“These guys are generally not in a position to dedicate more and more time as farmers scale up.
“TEC will give people the chance to tailor their needs to different levels of service.”
TEC consultants would have considerable flexibility in the relationships they built with customers and would not be tied to rigid pay scales which often applied with private advice providers.
“Customers are all different and they’re looking for flexibility, so fee options will vary quite a lot,” he said.
“Some just want one-off advice, or alternatively an annual rate may apply for longer-term arrangements.”
Cropping sector consultancy fees based on area can range from $1.20 a hectare for dryland cereals to $60/ha for irrigated crops, while hourly rates currently charged by private agronomists typically average between $150 an hour and $200/hour.
Most customers recognise the need to pay for good advice when it’s needed
NSW-based Delta Agribusiness managing director, Gerard Hines, said while fee for service consulting was nothing new, it was not yet universally accepted across the varied Australian farm sector.
“Many areas have a heavy concentration of private advisers, and the fee for service trend is generally spreading,” he said.
“But there are still plenty farmers who largely rely on advice from product resellers.”
Delta, which employs 43 farm consultants and agronomists aligned to its 28 branches, has about a third of its specialists working on a “reduced fee for service basis” with specific customers.
“Most customers recognise the need to pay for good advice when it’s needed, but our consultants only work with farmers who buy inputs from us.”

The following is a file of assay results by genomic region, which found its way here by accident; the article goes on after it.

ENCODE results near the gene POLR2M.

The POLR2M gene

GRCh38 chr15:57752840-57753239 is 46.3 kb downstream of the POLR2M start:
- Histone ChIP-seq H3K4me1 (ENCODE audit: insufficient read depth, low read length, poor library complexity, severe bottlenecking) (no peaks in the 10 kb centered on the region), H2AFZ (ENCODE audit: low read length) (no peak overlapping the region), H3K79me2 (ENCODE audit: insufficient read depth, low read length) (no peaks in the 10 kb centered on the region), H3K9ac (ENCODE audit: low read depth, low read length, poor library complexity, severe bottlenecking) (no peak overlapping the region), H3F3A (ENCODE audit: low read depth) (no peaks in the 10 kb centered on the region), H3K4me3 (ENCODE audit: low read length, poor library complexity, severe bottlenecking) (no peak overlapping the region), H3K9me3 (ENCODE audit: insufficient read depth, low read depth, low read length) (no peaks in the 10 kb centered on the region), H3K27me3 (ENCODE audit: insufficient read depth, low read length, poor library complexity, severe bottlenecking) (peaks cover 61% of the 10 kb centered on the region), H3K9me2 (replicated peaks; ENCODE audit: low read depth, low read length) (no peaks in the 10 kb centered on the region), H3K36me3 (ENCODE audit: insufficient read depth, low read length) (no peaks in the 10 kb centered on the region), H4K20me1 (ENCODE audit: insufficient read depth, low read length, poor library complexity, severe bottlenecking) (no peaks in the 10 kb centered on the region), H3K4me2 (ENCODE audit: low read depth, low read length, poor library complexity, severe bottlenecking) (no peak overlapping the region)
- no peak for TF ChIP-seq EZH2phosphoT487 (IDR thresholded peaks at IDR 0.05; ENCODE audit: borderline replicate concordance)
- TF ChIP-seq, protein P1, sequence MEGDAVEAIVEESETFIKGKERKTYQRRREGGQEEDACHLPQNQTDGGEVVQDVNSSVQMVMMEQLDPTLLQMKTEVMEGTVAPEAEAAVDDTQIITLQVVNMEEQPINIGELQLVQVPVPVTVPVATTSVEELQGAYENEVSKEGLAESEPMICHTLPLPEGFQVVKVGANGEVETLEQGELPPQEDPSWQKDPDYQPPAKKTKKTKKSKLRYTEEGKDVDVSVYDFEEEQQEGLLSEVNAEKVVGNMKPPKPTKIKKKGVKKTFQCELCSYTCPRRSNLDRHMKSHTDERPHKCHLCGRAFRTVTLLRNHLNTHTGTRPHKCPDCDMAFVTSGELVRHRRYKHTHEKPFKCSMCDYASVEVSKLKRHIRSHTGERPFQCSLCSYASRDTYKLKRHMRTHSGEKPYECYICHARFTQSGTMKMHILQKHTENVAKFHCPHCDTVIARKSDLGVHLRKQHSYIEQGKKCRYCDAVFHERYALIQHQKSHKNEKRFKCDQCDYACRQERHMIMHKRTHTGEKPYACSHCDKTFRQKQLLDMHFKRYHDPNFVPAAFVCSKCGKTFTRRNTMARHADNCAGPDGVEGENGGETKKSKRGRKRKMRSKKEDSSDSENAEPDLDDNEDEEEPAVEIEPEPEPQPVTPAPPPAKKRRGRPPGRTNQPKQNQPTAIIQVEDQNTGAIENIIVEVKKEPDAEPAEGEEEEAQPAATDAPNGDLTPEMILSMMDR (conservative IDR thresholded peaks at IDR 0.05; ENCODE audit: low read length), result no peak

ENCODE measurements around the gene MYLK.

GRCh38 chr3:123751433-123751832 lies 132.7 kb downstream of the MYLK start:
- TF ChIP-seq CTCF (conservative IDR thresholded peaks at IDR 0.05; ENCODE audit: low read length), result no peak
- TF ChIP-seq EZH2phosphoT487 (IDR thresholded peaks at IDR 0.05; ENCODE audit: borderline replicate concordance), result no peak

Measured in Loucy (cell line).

Delta, which also conducts its own agronomic research trials, had sales approaching $190m last financial year.
Those who are paying still look around for other sources of information – in fact, farmers are savvy about using a range of advice options
“I have no doubt our model is still relevant, although it may evolve as technology and industry’s needs change,” Mr Hines said.
“It will be interesting to see what Elders does, and who they recruit.”
University of Melbourne’s Associate Professor, Ruth Nettle, said her Rural Innovation Research Group’s study found about 40pc of farmers unsure if they would get value for money, or other benefits, if they started buying outside expertise, yet those already paying said they did benefit from the service.
“However, those who are paying still look around for other sources of information – in fact, farmers are savvy about using a range of advice options,” she said.
The combined government and industry funded findings, to be released later this month, also found farmers wanted all service providers to be more aware of wider implications to the “whole farm system” when making recommendations.
“Farmers aren’t just concerned about what a fertiliser or chemical application might do to a crop, they need advisers to say what it will mean in context of an overall economic cost-benefit, or any flow on impacts.”